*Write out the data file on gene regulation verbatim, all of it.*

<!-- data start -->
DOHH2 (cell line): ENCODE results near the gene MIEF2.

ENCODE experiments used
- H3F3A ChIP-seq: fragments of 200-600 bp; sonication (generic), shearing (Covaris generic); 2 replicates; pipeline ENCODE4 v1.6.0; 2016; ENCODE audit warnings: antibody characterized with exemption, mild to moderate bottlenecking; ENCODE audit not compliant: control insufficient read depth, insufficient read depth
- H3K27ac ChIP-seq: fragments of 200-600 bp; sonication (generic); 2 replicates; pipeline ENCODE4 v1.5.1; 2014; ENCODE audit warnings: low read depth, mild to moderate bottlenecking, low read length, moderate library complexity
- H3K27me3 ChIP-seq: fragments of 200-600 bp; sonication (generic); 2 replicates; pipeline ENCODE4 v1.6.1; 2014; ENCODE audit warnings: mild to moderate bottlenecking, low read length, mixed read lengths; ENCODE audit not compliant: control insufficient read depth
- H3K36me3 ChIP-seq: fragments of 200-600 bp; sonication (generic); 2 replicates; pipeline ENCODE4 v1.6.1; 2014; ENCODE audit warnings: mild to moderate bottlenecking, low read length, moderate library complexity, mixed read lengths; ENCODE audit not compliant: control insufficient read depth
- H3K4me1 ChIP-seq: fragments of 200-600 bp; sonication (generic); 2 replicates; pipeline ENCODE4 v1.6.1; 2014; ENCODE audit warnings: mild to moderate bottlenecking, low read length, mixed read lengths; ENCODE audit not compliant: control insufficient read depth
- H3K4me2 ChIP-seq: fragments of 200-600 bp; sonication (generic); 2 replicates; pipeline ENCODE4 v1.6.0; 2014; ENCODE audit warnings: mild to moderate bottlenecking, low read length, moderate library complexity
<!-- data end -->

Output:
DOHH2 (cell line): ENCODE results near the gene MIEF2.

ENCODE experiments used
- H3F3A ChIP-seq: fragments of 200-600 bp; sonication (generic), shearing (Covaris generic); 2 replicates; pipeline ENCODE4 v1.6.0; 2016; ENCODE audit warnings: antibody characterized with exemption, mild to moderate bottlenecking; ENCODE audit not compliant: control insufficient read depth, insufficient read depth
- H3K27ac ChIP-seq: fragments of 200-600 bp; sonication (generic); 2 replicates; pipeline ENCODE4 v1.5.1; 2014; ENCODE audit warnings: low read depth, mild to moderate bottlenecking, low read length, moderate library complexity
- H3K27me3 ChIP-seq: fragments of 200-600 bp; sonication (generic); 2 replicates; pipeline ENCODE4 v1.6.1; 2014; ENCODE audit warnings: mild to moderate bottlenecking, low read length, mixed read lengths; ENCODE audit not compliant: control insufficient read depth
- H3K36me3 ChIP-seq: fragments of 200-600 bp; sonication (generic); 2 replicates; pipeline ENCODE4 v1.6.1; 2014; ENCODE audit warnings: mild to moderate bottlenecking, low read length, moderate library complexity, mixed read lengths; ENCODE audit not compliant: control insufficient read depth
- H3K4me1 ChIP-seq: fragments of 200-600 bp; sonication (generic); 2 replicates; pipeline ENCODE4 v1.6.1; 2014; ENCODE audit warnings: mild to moderate bottlenecking, low read length, mixed read lengths; ENCODE audit not compliant: control insufficient read depth
- H3K4me2 ChIP-seq: fragments of 200-600 bp; sonication (generic); 2 replicates; pipeline ENCODE4 v1.6.0; 2014; ENCODE audit warnings: mild to moderate bottlenecking, low read length, moderate library complexity